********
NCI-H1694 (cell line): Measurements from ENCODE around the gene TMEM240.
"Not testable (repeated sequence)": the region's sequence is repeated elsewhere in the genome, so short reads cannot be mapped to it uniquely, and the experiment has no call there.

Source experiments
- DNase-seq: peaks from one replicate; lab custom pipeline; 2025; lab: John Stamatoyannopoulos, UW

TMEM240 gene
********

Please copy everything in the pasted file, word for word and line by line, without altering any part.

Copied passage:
NCI-H1694 (cell line): Measurements from ENCODE around the gene TMEM240.
"Not testable (repeated sequence)": the region's sequence is repeated elsewhere in the genome, so short reads cannot be mapped to it uniquely, and the experiment has no call there.

Source experiments
- DNase-seq: peaks from one replicate; lab custom pipeline; 2025; lab: John Stamatoyannopoulos, UW

TMEM240 gene